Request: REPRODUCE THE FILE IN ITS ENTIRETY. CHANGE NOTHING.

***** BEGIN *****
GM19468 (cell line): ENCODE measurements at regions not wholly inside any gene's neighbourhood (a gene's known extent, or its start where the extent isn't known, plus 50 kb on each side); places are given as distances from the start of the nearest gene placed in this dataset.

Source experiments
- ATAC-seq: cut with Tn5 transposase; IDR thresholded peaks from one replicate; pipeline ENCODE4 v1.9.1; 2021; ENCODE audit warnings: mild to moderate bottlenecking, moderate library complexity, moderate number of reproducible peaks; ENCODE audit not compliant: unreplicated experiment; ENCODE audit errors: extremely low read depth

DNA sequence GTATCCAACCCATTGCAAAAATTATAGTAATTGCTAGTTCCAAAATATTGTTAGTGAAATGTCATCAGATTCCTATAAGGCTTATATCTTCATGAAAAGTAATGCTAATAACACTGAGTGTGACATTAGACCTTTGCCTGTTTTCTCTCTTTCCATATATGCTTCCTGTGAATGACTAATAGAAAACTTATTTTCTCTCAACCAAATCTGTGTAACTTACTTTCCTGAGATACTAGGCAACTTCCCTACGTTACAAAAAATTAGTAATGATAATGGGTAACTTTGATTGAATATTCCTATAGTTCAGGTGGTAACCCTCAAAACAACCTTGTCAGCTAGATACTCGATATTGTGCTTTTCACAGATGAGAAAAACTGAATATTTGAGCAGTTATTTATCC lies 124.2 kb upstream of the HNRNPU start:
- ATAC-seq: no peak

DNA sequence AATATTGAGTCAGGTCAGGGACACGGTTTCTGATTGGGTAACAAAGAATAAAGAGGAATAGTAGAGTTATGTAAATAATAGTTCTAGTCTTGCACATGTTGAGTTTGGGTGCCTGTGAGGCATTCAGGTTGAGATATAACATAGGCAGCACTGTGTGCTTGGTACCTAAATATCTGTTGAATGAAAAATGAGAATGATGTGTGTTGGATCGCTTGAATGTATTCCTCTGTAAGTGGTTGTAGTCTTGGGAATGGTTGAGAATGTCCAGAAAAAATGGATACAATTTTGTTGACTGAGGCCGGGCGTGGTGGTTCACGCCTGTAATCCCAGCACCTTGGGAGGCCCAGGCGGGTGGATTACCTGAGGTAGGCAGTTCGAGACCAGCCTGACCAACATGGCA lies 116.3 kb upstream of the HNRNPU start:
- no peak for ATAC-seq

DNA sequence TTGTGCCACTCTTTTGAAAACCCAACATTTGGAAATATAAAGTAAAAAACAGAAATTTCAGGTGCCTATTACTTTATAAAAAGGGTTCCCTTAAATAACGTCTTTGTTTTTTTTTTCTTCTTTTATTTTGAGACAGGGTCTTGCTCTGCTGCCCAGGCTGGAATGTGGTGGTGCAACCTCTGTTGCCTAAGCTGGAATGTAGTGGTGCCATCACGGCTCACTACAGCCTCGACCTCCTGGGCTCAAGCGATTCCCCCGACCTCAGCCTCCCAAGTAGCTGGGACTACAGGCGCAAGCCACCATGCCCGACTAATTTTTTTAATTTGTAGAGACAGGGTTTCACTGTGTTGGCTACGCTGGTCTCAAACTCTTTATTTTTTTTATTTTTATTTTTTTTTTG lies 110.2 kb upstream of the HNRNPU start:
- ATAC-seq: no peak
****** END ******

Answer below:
GM19468 (cell line): ENCODE measurements at regions not wholly inside any gene's neighbourhood (a gene's known extent, or its start where the extent isn't known, plus 50 kb on each side); places are given as distances from the start of the nearest gene placed in this dataset.

Source experiments
- ATAC-seq: cut with Tn5 transposase; IDR thresholded peaks from one replicate; pipeline ENCODE4 v1.9.1; 2021; ENCODE audit warnings: mild to moderate bottlenecking, moderate library complexity, moderate number of reproducible peaks; ENCODE audit not compliant: unreplicated experiment; ENCODE audit errors: extremely low read depth

DNA sequence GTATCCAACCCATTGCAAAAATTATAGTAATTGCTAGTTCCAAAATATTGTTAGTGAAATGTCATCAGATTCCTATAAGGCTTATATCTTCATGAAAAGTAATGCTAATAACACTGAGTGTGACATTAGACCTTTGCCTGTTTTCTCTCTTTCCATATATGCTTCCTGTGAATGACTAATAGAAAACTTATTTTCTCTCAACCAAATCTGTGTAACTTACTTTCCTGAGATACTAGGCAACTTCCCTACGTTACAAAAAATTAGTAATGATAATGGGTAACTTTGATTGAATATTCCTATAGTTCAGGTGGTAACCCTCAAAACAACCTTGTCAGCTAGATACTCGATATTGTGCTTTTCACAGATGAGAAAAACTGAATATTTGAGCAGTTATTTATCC lies 124.2 kb upstream of the HNRNPU start:
- ATAC-seq: no peak

DNA sequence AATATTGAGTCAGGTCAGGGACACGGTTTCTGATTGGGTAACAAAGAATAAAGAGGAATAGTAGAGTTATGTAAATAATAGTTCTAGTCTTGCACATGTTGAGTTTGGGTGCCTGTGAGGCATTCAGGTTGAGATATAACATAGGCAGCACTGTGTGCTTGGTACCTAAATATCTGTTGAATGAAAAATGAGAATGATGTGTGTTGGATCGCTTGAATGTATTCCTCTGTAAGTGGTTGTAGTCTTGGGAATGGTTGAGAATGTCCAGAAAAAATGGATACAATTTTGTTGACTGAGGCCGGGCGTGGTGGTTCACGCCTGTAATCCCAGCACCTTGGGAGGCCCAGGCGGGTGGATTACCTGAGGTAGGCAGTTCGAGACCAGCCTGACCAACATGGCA lies 116.3 kb upstream of the HNRNPU start:
- no peak for ATAC-seq

DNA sequence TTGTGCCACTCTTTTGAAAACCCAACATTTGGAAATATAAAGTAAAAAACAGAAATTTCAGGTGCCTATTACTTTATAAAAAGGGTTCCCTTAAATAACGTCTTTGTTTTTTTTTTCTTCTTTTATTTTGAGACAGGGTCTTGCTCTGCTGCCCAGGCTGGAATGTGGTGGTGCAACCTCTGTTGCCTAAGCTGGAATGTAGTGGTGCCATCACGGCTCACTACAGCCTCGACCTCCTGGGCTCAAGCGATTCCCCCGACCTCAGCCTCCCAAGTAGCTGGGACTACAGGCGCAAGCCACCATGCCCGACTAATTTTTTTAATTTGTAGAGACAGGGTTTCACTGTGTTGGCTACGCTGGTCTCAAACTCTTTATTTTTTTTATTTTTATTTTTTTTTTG lies 110.2 kb upstream of the HNRNPU start:
- ATAC-seq: no peak